### The algorithm

We need two heaps, a left heap and a right heap.

• The left heap is a max heap, it contains roughly half of the elements in the set, the half that falls to the left of the median. The left heap’s head is its biggest element.
• The right heap is a min heap, it contain roughly half of the elements in the set, the half that falls to the right of the median. The right heap’s head is its smallest element.

The idea is to update left and right heap in such a way that we can always figure out the median value from the two heads. This is the algorithm step by step:

1. When the first element is received, add it to the left heap.
The median is the element.
Wait for the next element.
2. If the new element is bigger than the left heap’s head then add the new element to the right heap.
Otherwise add the new element to the left heap.
With this logic we try to split elements which are smaller than the median from those which are bigger. However there is a problem, consider the dataset [1,2,3,4,5], in this case our left heap would contain only 1 while the right heap would contain everything else because all the elements after 1 are bigger than 1. We need a way to keep the same amount of elements in both heaps. The next step addresses this.
3. Take the head from the heap that has more elements and move it to the other heap. If the right heap has more elements then remove the head from the right heap and add it to the left heap. Otherwise, if left heap has more elements then remove the head from the left heap and add it to the right heap. Doing this at each step guarantees the balancing.
4. At this point the two heaps are balanced, their sizes will differ by zero after receiving an even number of elements, and by one after receiving an odd number of elements. To find the median with an even number of elements we simply average the two heads. To find the median with an odd number of elements we take the head of the longest heap.

That’s our efficient algorithm, here is my implementation in java. It uses PriorityQueue which is a java implementation of heap.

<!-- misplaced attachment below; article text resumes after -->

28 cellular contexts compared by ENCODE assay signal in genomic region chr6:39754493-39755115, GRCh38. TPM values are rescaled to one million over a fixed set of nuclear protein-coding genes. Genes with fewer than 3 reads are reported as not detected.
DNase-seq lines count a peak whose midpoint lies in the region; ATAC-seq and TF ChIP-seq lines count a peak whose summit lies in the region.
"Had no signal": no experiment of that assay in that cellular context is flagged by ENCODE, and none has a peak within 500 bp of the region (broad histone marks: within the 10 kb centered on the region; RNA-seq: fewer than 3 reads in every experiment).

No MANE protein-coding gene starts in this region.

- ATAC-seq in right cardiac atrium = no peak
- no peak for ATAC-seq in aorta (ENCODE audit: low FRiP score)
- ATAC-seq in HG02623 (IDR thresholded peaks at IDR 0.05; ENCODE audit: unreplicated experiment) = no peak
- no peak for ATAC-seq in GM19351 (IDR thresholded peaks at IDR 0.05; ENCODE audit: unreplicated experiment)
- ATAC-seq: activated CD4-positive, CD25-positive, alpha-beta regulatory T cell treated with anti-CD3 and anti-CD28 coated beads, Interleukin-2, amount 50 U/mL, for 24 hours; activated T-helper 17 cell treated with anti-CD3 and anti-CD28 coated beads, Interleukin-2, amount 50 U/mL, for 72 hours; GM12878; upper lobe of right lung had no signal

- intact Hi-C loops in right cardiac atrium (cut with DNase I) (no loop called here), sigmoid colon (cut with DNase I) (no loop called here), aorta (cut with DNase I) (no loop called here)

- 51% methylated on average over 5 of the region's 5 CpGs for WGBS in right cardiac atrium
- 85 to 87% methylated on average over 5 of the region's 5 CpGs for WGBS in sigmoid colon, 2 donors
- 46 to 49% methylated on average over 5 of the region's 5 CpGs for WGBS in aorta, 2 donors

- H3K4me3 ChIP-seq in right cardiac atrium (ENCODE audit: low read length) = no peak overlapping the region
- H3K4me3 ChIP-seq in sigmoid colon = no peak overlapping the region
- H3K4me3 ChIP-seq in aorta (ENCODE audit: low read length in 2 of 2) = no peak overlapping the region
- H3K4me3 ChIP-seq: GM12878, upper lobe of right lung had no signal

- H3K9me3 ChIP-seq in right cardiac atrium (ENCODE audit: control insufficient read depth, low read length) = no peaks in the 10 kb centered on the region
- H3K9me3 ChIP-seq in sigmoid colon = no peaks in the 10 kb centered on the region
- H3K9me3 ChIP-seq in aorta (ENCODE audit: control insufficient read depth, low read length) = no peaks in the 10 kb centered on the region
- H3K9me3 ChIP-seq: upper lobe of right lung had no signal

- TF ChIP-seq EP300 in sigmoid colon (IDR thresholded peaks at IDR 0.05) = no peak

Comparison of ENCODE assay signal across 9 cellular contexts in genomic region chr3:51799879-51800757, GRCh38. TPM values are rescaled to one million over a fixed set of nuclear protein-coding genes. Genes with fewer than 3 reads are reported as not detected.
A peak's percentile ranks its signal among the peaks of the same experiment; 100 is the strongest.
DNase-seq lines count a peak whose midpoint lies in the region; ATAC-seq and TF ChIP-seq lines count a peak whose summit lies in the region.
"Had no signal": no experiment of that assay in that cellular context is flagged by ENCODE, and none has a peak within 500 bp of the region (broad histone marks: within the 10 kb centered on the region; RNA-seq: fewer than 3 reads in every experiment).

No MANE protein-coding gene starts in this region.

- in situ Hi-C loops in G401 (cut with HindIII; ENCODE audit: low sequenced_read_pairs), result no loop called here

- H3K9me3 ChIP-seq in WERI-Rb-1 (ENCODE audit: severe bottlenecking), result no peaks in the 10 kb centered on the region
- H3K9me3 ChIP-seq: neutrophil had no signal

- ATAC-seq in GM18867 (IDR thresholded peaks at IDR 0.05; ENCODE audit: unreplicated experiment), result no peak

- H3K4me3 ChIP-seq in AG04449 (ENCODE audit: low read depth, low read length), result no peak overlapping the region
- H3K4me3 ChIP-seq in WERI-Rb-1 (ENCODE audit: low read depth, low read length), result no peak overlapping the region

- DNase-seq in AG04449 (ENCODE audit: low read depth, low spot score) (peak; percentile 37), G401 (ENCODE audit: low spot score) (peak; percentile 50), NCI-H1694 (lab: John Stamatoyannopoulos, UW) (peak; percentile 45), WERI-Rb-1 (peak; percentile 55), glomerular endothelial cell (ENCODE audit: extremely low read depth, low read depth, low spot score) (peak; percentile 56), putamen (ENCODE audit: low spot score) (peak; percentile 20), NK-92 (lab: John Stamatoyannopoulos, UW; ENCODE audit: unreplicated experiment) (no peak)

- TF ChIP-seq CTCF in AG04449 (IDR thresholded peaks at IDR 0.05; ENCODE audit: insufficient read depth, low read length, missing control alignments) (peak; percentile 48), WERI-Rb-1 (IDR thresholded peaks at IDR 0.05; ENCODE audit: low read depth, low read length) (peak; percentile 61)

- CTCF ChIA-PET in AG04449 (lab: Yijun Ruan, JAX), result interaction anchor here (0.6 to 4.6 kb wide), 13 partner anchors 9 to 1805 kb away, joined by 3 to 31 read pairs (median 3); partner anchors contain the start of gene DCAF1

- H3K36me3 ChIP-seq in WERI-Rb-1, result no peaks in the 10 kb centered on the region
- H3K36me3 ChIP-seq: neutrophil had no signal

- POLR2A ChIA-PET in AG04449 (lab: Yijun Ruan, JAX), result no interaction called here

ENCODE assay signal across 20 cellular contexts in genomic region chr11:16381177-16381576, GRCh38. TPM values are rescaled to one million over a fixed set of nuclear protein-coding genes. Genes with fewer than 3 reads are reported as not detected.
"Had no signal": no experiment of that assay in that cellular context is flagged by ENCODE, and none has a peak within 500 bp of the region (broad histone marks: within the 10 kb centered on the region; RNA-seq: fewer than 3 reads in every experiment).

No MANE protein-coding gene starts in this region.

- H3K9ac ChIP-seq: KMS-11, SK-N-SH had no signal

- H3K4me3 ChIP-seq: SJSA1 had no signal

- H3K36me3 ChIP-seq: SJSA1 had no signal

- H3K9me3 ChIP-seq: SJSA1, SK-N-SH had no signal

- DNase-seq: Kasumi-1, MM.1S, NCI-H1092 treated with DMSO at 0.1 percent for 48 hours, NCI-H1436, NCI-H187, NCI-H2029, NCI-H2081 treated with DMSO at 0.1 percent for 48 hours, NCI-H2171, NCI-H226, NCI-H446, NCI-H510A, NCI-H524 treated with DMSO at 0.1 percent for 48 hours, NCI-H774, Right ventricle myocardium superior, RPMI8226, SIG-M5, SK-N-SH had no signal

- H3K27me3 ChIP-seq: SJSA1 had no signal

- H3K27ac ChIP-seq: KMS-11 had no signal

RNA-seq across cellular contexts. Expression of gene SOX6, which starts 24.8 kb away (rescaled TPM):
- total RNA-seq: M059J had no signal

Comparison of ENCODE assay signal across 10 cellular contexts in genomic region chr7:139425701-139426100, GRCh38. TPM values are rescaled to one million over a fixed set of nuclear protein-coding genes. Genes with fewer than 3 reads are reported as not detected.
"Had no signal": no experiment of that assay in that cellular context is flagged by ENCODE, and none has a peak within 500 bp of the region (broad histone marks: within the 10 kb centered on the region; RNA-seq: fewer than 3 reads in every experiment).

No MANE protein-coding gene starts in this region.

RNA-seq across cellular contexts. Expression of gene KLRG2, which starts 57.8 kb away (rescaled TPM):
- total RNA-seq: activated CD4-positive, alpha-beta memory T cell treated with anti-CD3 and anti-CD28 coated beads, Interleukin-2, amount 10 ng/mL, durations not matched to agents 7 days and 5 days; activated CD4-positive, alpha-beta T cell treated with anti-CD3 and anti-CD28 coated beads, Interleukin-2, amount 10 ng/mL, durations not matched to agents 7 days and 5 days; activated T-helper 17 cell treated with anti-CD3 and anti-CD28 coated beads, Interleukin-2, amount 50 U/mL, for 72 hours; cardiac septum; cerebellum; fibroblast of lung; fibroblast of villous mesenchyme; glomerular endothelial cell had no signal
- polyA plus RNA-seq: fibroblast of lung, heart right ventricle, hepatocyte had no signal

Hope you liked the explanation, please let me know if something still sounds foggy so I can improve it.

## 7 copy & paste snippets for Android

I listed seven common tasks that Android developers often face, it’s the kind of stuff that interrupts your train of tought and makes you think “Oh God.. this is boring and I have other things to do, let’s google for some code”.
And here it is. In no particular order.
Just copy and paste, no questions asked.

### How to rotate a Bitmap in Android

This will rotate any `Bitmap` to the desired angle, in degrees.

### How to copy a file in Android

The smart way, without that nasty `new buffer[1024]` thing.

### How to delete a directory in Android

Yes, the directory itself and all the files and subdirectories recursively.

### How to convert a byte array into an hexadecimal String

I will probably google this in the future and find my own post.

You are welcome.

### How to copy a directory in Android

Again yes, the directory itself and all the files and subdirectories recursively.

### How to extract a zip archive in Android

This will extract any zip archive to the desired location on the filesystem.

## Using BitmapShader in Android

Recently I had to implement some custom UI controls for one of our customers, and some of these controls involved drawing `Bitmaps ` with rounded corners.
Android provides a handy approach to this problem, all the magic can be done with a little help from a class named `BitmapShader`.

With `BitmapShader` you can draw bitmaps in any shape and even more, here’s an example:

What `BitmapShader`does is basically providing a pixel source to a `Paint` object, when you draw something on a `Canvas`you have to specify the `Paint`instance that will be used to paint your stuff, if that `Paint`is bound to a `BitmapShader` you’ll get your stuff painted using the `Bitmap` that the `BitmapShader`was created with.

Here’s how to create a `BitmapShader`object:

With the `BitmapShader`in place you can now draw anything you want using a `Paint` which is bound to the shader, the binding can be achieved with the `setShader()` method of the `Paint` class:

Now everything is in place and you can start drawing your bitmaps, following is a list of what I did in the example screenshot above and the code I used to achieve each sample, also note that in order to draw on a `Canvas` I created a custom `View` subclass and I added the drawing code inside the `onDraw()` method, in a real scenario however try to avoid allocating stuff inside the `onDraw()` method.